A selection of masterpieces which were rejected by the person(s) who commissioned them, or from major exhibitions. Illustrated contents with links.
Of all the rejects in this series, Manet’s had greatest impact on painting, and really did change the course of art.
Three times Hodler was the centre of controversy: ‘The Night’ was rejected then removed from display; two large and wonderful murals were also savaged by the critics and the emperor.
Brought up in the grim slums of Stockholm Old Town, his paintings had brought hope to many families across Europe, but his last great academic painted was rejected for 80 years.
Submitted for the final round of the Prix de Rome in 1875, the jury rejected it on a trumped-up technicality. The effect was to change the history of painting.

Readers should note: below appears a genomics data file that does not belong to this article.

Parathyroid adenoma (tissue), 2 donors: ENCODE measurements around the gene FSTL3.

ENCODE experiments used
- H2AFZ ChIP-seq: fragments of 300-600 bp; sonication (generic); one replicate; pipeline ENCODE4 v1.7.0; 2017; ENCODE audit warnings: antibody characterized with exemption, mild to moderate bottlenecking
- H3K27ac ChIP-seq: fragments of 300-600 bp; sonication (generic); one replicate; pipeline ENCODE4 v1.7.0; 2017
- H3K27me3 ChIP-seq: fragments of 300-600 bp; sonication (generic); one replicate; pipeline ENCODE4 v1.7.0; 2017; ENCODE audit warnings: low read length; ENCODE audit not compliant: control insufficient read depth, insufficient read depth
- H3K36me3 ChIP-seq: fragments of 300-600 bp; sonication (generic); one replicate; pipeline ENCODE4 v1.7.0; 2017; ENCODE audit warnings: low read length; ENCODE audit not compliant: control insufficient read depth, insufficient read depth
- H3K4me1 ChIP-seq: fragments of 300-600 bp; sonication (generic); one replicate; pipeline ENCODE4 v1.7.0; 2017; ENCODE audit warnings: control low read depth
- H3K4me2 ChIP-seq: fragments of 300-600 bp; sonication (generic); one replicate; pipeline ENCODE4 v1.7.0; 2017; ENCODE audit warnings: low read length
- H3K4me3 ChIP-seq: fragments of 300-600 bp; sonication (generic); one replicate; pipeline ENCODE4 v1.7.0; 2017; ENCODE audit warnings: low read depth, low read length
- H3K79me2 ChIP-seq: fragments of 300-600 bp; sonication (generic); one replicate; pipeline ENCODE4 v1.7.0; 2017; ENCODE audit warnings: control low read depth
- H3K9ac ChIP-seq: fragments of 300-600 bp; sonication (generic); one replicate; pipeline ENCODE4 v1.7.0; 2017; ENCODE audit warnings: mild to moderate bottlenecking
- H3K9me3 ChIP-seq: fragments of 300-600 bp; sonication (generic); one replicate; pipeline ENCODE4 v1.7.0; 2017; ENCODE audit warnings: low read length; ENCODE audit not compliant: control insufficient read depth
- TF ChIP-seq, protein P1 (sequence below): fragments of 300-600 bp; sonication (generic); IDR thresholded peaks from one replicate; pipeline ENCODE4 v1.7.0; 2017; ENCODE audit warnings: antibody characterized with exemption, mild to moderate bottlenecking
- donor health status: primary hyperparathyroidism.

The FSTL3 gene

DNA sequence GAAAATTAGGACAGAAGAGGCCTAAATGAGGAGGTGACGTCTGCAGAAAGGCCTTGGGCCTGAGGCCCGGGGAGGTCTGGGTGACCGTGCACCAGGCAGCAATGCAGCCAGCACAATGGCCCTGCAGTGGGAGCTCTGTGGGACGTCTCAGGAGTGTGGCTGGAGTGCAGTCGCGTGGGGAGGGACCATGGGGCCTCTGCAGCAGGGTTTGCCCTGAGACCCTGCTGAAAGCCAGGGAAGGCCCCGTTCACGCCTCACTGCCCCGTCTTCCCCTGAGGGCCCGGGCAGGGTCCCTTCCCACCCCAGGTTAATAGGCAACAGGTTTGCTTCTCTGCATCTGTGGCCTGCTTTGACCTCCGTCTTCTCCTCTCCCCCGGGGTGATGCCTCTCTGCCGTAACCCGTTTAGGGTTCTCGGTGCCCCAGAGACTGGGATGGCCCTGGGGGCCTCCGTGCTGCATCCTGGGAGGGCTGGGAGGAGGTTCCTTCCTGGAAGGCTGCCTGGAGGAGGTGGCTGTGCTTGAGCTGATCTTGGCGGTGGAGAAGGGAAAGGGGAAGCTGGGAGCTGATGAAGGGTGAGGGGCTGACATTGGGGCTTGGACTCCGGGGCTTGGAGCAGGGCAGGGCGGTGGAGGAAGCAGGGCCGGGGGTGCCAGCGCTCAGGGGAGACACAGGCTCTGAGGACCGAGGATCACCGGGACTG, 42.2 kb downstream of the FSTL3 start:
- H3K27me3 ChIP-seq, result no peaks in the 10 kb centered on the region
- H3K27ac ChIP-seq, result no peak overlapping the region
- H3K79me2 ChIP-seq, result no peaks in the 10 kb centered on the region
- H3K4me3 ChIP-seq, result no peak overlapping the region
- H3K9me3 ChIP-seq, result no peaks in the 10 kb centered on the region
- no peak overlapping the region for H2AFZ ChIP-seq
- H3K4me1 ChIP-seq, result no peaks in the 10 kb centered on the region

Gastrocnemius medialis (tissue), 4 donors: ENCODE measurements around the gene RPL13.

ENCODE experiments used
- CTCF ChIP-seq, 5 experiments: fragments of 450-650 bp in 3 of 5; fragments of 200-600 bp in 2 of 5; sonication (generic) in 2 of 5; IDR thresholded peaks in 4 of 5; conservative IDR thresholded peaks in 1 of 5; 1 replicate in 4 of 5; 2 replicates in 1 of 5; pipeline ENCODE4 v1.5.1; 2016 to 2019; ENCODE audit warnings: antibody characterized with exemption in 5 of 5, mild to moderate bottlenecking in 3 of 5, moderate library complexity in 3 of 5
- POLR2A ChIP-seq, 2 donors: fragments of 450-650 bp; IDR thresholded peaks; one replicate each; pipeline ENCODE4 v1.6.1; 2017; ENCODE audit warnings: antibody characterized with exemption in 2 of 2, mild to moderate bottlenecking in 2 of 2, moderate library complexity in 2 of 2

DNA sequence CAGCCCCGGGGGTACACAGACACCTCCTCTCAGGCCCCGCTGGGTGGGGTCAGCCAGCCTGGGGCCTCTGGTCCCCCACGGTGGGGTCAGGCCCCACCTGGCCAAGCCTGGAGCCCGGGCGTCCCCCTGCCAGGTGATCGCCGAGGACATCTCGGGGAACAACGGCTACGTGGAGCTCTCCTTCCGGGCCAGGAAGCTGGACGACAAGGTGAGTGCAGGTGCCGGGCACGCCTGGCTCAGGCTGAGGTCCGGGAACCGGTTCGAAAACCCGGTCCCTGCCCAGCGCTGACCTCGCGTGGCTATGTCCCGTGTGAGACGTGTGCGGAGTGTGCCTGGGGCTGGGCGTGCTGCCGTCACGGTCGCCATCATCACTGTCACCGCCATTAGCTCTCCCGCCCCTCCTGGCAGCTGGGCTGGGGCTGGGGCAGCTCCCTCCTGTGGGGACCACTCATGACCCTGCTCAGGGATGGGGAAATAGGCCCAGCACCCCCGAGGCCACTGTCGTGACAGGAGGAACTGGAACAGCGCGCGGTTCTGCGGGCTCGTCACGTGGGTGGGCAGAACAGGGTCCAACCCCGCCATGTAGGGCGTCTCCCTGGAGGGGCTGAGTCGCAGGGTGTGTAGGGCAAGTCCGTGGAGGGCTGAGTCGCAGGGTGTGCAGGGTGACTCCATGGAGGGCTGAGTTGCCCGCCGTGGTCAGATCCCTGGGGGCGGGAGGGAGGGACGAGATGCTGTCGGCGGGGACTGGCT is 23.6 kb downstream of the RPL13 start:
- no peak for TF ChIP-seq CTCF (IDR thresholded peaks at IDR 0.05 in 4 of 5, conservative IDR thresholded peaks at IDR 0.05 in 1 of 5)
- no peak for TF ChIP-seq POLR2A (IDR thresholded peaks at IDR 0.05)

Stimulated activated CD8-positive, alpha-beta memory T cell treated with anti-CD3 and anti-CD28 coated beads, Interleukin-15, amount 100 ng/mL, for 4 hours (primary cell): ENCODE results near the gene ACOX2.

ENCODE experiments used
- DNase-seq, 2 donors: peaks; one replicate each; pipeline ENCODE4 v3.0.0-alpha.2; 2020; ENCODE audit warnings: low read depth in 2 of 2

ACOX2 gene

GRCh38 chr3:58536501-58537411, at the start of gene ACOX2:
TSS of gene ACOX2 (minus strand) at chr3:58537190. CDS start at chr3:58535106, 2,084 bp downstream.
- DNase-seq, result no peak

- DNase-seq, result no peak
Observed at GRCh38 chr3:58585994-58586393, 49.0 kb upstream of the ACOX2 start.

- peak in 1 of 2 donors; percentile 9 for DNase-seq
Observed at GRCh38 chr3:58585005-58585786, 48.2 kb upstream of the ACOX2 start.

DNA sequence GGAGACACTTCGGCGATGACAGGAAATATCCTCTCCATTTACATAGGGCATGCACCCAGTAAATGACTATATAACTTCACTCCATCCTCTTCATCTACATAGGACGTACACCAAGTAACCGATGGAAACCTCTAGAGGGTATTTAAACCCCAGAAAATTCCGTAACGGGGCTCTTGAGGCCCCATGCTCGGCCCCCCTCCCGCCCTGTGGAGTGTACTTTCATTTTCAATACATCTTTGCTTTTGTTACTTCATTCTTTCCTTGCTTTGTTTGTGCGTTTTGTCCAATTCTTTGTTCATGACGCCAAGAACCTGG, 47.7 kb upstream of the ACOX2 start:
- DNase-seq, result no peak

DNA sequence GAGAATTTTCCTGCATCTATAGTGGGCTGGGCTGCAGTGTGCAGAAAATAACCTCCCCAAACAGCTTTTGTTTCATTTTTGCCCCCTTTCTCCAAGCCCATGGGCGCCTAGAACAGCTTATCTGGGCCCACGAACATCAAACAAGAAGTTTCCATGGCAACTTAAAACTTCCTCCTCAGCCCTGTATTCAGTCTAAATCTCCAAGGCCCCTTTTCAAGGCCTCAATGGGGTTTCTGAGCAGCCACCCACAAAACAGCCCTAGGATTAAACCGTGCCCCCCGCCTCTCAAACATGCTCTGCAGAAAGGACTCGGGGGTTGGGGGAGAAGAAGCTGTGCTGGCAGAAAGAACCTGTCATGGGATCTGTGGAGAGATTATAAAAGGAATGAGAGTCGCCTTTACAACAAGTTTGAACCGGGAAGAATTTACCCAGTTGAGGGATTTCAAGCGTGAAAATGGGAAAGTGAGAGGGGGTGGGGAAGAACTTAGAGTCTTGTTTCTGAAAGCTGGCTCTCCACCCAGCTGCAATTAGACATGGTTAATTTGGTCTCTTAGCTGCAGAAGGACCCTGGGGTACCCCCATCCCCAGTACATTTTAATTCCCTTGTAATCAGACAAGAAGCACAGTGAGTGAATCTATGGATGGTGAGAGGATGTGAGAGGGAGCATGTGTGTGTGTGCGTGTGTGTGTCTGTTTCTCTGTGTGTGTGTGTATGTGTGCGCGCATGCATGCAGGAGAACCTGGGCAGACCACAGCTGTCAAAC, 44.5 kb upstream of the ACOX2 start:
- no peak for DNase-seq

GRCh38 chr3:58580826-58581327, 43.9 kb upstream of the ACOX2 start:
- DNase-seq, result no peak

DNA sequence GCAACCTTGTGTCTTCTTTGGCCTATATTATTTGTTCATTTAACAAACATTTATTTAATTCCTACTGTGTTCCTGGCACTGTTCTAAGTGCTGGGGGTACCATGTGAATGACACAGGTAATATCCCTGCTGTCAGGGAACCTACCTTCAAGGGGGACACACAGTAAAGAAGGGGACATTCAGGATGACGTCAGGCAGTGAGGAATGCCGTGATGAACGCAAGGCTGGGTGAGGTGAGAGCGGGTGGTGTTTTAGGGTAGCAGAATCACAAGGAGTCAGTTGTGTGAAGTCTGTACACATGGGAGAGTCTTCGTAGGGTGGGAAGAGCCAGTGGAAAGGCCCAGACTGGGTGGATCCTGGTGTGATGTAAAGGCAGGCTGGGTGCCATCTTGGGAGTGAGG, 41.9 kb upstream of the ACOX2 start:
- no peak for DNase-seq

Painted entirely in front of the motif, and in fine detail, Brett followed Ruskin’s rules for landscape paintings, but this was rejected by the Royal Academy.
The jury for the French Pavilion at the Exposition Universelle in 1855 rejected three of Courbet’s paintings, including one of the canonical paintings of the century.
How on earth could three workmen preparing the wooden floor of an artist’s studio be vulgar? And how could that change a realist into an Impressionist?
Both her entries to the Salon in 1877 had been rejected. Then she submitted this masterpiece to the jury for the American pavilion at the Exposition Universelle in 1878.
Rejected from the 1876 Centennial Exhibition as ‘unsightly’, The Gross Clinic was hidden in an Army hospital. In 2006, it was almost sold for $68 million.